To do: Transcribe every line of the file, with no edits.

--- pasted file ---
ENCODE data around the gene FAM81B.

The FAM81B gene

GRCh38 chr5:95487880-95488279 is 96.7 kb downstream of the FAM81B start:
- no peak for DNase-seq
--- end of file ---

ENCODE data around the gene FAM81B.

The FAM81B gene

GRCh38 chr5:95487880-95488279 is 96.7 kb downstream of the FAM81B start:
- no peak for DNase-seq